True parliamentary reform

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Pontiac Perspective by Peter Gauthier


Pontiac Perspective by Peter Gauthier

Prime Minister Trudeau’s promise of having the last first-past-the-post election now appears to be fraught with problems. However, if he is genuinely interested in reforming parliament, there are a number of actions he can initiate and complete before the next election. What our elected representatives do once they get to the Commons may be more important than how they got there. There is an immense area for improvements in what they do.
The problem isn’t new. In 2003, a parliamentary committee on reforming the Commons noted, among other issues, that “Parliament has lost its ability to scrutinize government activity”. Scrutinizing implies conducting a detailed, critical examination.
What was an issue in 2003 has become a crisis in our current parliament, and a main culprit of this is the omnibus bill. These bills usually come in the form of budgetary bills.  Budgets relate to the executive functions of parliament and, as such, can be presented in less than 25 pages (50 pages for the bilingual version). However, especially since the beginning of the previous Harper government, budget bills have included numerous amendments to legislative bills, making them more than 300 pages in length. Combined with closure, i.e. limitation on the time for review and debate, these bills have become law without the necessary
critical review by the appropriate committees. The result is often court challenges of some aspect of the bill after it has been passed by parliamentarians who do not know the details of it.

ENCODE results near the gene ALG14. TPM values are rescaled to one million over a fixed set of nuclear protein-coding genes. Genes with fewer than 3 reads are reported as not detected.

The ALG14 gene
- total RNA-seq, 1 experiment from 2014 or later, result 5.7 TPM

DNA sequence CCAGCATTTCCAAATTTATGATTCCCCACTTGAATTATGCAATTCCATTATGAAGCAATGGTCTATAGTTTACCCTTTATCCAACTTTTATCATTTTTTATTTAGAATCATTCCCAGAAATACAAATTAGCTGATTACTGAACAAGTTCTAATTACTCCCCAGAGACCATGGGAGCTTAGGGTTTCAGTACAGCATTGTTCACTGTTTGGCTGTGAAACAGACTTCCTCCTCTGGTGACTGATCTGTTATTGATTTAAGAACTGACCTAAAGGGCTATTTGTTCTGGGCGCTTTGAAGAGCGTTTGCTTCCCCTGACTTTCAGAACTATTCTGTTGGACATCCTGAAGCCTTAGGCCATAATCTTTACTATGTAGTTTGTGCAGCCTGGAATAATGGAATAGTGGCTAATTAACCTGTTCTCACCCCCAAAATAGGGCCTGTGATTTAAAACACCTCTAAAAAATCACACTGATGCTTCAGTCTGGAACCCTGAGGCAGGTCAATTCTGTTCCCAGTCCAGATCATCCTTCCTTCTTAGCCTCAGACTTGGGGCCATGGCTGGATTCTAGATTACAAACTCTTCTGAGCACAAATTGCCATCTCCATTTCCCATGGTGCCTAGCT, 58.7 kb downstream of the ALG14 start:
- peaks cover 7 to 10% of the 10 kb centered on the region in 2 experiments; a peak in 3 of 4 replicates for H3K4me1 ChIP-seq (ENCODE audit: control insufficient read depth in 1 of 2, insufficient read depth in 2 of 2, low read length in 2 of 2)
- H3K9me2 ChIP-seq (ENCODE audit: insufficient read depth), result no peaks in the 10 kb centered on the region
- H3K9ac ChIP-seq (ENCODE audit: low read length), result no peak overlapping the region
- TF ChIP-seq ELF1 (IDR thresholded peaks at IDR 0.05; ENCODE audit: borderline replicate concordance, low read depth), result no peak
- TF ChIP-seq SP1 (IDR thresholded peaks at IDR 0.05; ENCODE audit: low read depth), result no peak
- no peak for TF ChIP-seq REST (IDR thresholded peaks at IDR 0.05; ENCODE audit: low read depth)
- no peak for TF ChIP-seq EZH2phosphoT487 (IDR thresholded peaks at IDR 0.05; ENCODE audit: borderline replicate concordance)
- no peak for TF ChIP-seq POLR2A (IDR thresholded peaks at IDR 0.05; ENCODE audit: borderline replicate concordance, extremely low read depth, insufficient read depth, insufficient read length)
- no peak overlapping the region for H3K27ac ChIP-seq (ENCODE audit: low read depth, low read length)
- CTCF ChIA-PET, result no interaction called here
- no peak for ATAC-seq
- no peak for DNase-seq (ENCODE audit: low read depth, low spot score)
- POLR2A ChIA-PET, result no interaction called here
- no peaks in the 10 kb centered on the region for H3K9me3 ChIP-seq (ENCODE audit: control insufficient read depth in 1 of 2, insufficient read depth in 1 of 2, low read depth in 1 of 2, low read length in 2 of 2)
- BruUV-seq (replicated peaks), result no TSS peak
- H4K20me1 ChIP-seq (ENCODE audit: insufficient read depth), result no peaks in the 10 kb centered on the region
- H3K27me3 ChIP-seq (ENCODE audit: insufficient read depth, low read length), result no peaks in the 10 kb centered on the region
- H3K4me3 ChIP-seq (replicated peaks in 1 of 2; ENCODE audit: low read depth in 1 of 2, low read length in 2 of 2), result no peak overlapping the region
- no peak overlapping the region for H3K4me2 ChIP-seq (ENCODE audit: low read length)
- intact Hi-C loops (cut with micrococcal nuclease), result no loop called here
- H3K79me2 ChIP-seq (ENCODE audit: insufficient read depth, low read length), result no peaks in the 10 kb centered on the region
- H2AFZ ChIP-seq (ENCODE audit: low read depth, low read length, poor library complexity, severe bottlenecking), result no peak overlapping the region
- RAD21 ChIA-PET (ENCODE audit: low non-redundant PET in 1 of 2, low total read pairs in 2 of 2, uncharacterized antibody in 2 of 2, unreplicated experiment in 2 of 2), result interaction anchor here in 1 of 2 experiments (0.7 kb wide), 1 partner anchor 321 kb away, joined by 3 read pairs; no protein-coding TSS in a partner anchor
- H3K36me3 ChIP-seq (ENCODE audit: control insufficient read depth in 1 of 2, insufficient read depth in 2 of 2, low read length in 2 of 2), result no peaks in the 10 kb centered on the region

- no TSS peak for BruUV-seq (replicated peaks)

One can hope the current government will alter this process, but, until it can present a budgetary bill in less than 25 pages, the ability to scrutinize by parliament or the public at large remains limited. Further, the 25 page limit can be applied to most acts (executive or legislative) proposed by the government. This may limit the ideological bent of many bills, but will result in better legislation.
A second need is a reform of the appointment to, and operation of, house committees.  Committees are small groups of parliamentarians who examine specific matters in greater depth than is possible in the House of Commons; they report conclusions of those examinations and recommendations to the House. Committees undertake studies on departmental spending, legislation and issues related to their mandate. Too often, committee meetings are held in camera – closed to the press and public. In a more public environment, party whips would have less influence on committee members to “toe the party line”. The significant issue is that the committees exercise their true value in reviewing and testing government legislation. Open, public committee hearings are the best method of obtaining optimal value from their activities.
Question periods are a third arena where reform is needed. Originally intended as an open forum to hold the government to account on issues of importance, the 45 minute period has degenerated into an exercise of 30 second quips for public broadcast. The Speaker should have the authority to call out irrelevant questions and answers with the insistence that civil rules of true argumentation be followed. At the very least, a modicum of decorum is required.
Most elected politicians complain about the poor turn-out at election time. If their concern is genuine, their first act must be that of changing what they do
into a truly democraticinstitution. Specifically, if Prime Minister Trudeau is
genuinely interested in making parliament a better reflection of the needs of Canadians, he can start immediately with reforms of the operations of the House and a more open parliament.